There is a high amount of excited energy in the Antarctica exhibit as keepers, penguins and Melbourne Aquarium staff alike, celebrate the arrival of 2012’s first sub-Antarctic Gentoo penguin chicks.
The happy nesters are fussing over their newborns, making sure it is warm and secure with each parent taking its turn to look after their precious little hatchling. Keepers are thrilled with the new arrivals, but also cautious as the first few days in a chick’s life are critical.
“The nest is currently being watched around the clock. There is also a stringent veterinary program in place, with penguin keepers making sure that they are doing everything they can to help the chicks make it through this critical time,” said Bird Manager, Sarina Walsh.
“The success of the 2012 breeding season is a direct result of the passion and dedication of Melbourne Aquarium staff. It is also testament to the health, welfare and comfort of the penguins within their state-of-the-art exhibit,” said Ms Walsh.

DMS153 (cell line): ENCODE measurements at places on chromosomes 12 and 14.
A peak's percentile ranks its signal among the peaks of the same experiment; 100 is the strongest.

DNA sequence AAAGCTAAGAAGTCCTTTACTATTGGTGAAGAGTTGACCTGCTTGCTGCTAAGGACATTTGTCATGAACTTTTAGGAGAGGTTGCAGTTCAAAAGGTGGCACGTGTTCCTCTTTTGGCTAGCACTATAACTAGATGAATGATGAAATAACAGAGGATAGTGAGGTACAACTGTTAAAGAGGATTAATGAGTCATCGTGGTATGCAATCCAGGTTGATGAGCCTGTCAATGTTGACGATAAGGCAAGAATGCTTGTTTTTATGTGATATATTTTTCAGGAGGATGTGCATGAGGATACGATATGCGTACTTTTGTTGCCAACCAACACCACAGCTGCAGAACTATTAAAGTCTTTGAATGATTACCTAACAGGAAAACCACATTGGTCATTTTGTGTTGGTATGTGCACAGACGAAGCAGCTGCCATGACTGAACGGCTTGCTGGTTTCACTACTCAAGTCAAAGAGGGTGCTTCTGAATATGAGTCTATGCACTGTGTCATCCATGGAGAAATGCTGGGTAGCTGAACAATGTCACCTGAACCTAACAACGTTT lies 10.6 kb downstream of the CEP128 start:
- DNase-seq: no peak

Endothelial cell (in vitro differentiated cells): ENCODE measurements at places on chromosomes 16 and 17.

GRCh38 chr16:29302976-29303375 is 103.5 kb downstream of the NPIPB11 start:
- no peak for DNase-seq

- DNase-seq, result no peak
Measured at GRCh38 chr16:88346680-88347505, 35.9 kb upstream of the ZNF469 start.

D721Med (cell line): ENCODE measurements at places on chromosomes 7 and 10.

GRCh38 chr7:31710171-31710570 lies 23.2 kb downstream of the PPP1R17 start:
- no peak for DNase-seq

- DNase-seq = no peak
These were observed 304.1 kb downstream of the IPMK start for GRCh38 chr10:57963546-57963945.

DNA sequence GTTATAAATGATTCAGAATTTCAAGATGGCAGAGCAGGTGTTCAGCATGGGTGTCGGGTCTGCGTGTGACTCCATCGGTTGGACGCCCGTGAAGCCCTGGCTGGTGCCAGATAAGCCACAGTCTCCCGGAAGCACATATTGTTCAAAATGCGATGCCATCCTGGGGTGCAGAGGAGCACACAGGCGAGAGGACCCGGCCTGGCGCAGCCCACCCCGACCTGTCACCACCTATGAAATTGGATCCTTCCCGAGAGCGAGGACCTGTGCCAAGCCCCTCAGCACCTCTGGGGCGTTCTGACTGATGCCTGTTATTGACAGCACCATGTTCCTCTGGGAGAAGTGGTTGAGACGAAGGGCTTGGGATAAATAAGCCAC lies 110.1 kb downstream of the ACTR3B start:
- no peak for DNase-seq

After the incubation period, generally lasting up to 35 days, penguin chicks start pipping through their egg, hatching anywhere from 24 to 48 hours later.
Once hatched, the chick has fluffy-grey plumage, with a ‘pipping tooth’, a hardened bump used to break through the egg, creating a small white tip on the end of its beak.
With several Gentoo penguin pairs still sitting on eggs, keepers are hopeful of the arrival of several more chicks before Christmas.
The Gentoo penguin breeding program joins several other successful breeding programs at Melbourne Aquarium, including the Weedy seadragon breeding program, which is the most successful in the world.
Save on Tickets Now!